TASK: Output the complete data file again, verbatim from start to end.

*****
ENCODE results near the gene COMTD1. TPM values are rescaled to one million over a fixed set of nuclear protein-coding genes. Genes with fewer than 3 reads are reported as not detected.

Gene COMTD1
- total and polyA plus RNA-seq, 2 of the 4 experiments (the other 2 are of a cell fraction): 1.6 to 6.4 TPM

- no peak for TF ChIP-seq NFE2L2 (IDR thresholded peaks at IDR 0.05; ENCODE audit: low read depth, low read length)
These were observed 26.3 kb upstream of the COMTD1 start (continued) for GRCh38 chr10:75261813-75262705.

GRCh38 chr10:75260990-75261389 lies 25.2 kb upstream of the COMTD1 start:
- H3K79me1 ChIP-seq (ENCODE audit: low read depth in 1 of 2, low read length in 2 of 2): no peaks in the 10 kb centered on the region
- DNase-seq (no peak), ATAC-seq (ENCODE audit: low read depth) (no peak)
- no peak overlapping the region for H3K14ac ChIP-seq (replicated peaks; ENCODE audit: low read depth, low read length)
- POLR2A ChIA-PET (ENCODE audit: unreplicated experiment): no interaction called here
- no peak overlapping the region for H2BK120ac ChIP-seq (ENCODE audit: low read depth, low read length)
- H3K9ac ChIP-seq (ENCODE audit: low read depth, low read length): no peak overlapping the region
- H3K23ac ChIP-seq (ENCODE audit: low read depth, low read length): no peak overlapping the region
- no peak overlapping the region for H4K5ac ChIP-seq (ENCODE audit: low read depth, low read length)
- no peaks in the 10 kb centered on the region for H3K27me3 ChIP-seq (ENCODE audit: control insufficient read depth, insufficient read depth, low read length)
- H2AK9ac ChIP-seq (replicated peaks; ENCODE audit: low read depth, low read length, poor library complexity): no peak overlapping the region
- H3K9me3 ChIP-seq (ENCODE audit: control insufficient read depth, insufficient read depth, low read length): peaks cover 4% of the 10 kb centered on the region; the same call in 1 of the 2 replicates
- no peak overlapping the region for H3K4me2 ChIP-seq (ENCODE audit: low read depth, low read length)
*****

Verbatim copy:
ENCODE results near the gene COMTD1. TPM values are rescaled to one million over a fixed set of nuclear protein-coding genes. Genes with fewer than 3 reads are reported as not detected.

Gene COMTD1
- total and polyA plus RNA-seq, 2 of the 4 experiments (the other 2 are of a cell fraction): 1.6 to 6.4 TPM

- no peak for TF ChIP-seq NFE2L2 (IDR thresholded peaks at IDR 0.05; ENCODE audit: low read depth, low read length)
These were observed 26.3 kb upstream of the COMTD1 start (continued) for GRCh38 chr10:75261813-75262705.

GRCh38 chr10:75260990-75261389 lies 25.2 kb upstream of the COMTD1 start:
- H3K79me1 ChIP-seq (ENCODE audit: low read depth in 1 of 2, low read length in 2 of 2): no peaks in the 10 kb centered on the region
- DNase-seq (no peak), ATAC-seq (ENCODE audit: low read depth) (no peak)
- no peak overlapping the region for H3K14ac ChIP-seq (replicated peaks; ENCODE audit: low read depth, low read length)
- POLR2A ChIA-PET (ENCODE audit: unreplicated experiment): no interaction called here
- no peak overlapping the region for H2BK120ac ChIP-seq (ENCODE audit: low read depth, low read length)
- H3K9ac ChIP-seq (ENCODE audit: low read depth, low read length): no peak overlapping the region
- H3K23ac ChIP-seq (ENCODE audit: low read depth, low read length): no peak overlapping the region
- no peak overlapping the region for H4K5ac ChIP-seq (ENCODE audit: low read depth, low read length)
- no peaks in the 10 kb centered on the region for H3K27me3 ChIP-seq (ENCODE audit: control insufficient read depth, insufficient read depth, low read length)
- H2AK9ac ChIP-seq (replicated peaks; ENCODE audit: low read depth, low read length, poor library complexity): no peak overlapping the region
- H3K9me3 ChIP-seq (ENCODE audit: control insufficient read depth, insufficient read depth, low read length): peaks cover 4% of the 10 kb centered on the region; the same call in 1 of the 2 replicates
- no peak overlapping the region for H3K4me2 ChIP-seq (ENCODE audit: low read depth, low read length)